Why Do Dogs Make Facial Expressions & How to Read Them

Most dog owners can agree: we all wish we could understand what our canine companion is thinking. Of course, dogs cannot speak to us and explain how they're feeling or what's going on in their minds.

However, just like we can understand other human beings by our facial expressions, we can try to figure out what our dogs are thinking by analyzing their expressions.

dog showing a facial expression

The Science Behind Facial Dog Expressions

First, let's acknowledge the scientific explanation as to why dogs make facial expressions.

The process of domestication for dogs affected both their anatomy and behavior. The canine facial muscle structure shifted throughout the process, specifically to communicate better with humans.

The muscle that controls the inner eyebrow has shown to be present in dogs, but not their wolf ancestors. Dogs have also been proven to move their eyebrows much more than wolves. The movement of their eyebrows imitates the expressions humans make when we're sad, which often leads to a comforting response.

Overall, we can conclude that the expressiveness of dogs' eyebrows is the outcome of selection. This selection is likely based on our preferences as humans. Those 'puppy dog eyes' aren't just a cute quality of your dog - it's a trait that has been passed on since the start of dogs' domestication.

Additionally, studies have reinforced the theory that dogs' facial expressions are attempts to communicate with us, rather than displays of emotion. It has been proven that dogs generally tend to make facial expressions only when we're with them.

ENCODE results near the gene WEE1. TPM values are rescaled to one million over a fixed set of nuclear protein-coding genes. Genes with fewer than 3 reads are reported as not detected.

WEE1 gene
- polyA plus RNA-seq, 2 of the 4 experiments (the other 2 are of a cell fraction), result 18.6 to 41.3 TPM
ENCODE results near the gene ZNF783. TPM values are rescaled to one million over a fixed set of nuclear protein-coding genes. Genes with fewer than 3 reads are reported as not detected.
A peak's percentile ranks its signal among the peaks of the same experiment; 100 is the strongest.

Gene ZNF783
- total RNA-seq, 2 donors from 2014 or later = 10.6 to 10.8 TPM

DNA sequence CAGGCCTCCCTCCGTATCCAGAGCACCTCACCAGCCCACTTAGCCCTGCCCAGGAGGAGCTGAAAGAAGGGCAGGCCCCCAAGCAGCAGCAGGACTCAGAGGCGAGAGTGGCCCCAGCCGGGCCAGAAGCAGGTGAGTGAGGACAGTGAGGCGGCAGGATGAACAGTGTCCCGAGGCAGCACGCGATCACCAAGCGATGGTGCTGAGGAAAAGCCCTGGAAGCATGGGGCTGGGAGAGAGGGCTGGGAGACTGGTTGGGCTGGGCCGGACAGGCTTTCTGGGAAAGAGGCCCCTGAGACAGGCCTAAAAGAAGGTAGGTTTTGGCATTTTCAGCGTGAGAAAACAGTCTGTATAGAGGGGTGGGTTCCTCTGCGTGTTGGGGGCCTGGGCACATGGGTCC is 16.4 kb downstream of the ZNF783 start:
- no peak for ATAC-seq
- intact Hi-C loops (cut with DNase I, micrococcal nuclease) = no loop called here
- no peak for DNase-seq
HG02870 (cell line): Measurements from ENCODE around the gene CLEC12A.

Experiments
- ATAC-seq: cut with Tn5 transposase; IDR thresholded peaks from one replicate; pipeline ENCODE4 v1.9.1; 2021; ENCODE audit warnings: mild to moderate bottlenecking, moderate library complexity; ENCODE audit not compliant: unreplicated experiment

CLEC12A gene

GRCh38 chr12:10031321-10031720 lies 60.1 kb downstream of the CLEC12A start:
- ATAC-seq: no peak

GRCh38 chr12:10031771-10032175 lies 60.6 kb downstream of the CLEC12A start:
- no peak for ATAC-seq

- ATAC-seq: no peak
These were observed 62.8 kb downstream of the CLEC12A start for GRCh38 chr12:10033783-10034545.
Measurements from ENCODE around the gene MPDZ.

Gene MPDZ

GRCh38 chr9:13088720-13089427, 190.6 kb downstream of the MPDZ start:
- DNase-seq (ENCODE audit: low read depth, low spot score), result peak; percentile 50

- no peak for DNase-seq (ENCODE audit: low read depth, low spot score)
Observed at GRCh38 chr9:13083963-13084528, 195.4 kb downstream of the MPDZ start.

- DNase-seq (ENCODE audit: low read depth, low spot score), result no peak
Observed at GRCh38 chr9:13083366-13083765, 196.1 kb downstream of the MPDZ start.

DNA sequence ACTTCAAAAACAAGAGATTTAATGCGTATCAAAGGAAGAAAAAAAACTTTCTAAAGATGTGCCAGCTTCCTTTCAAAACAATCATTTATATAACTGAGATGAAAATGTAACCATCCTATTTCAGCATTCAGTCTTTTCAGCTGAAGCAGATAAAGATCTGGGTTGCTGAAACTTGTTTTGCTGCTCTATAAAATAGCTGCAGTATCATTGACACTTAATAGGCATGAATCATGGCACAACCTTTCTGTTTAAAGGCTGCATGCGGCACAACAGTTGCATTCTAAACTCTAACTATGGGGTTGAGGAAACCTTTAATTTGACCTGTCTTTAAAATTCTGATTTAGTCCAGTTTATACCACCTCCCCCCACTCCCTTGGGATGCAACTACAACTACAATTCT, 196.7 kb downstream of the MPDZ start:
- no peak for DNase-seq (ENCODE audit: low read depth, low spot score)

What expressions do dogs make?

Dogs can make countless different expressions, and sometimes combine several different ones. Some facial expressions your dog may make include staring and gazing, winking or blinking, eyebrow raising, head lowering or bowing, head tilting, snarling, grimacing, and smiling.

What do these expressions mean?

Staring/Gaze

staring or gazing pup

There are a few different types of direct eye contact that dogs may make. Soft eye contact typically appears confident, and is often accompanied by friendly tail wagging or body wiggling.

You may also notice dilation in the dog's eyes; the pupils may be small in bright light and large in dim light.

The look of a dog with soft eye contact is very different from a hard and direct stare. The dog will not appear to be friendly, and may have defensive body language. The body language can include a stiff wagging tail, a tall or forward posture, and little to no movement.

This can serve as a warning that the dog will bite if someone moves towards it.

Although these two forms of eye contact mean very different things, no eye contact has its own meaning. When a dog avoids eye contact, it's a sign of feeling threatened. This is a dog's way of saying that it will not challenge or confront you.

You may also wonder what a break in eye contact could mean. When an interaction between dogs turns aggressive, they may stare at each other until one breaks the eye contact. A fight may also follow that type of conflict.

When dogs interact with humans, however, a break in eye contact has a totally different meaning. It's a sign that your dog is comfortable with you, and does not feel threatened.


Wink/Blink

dog winks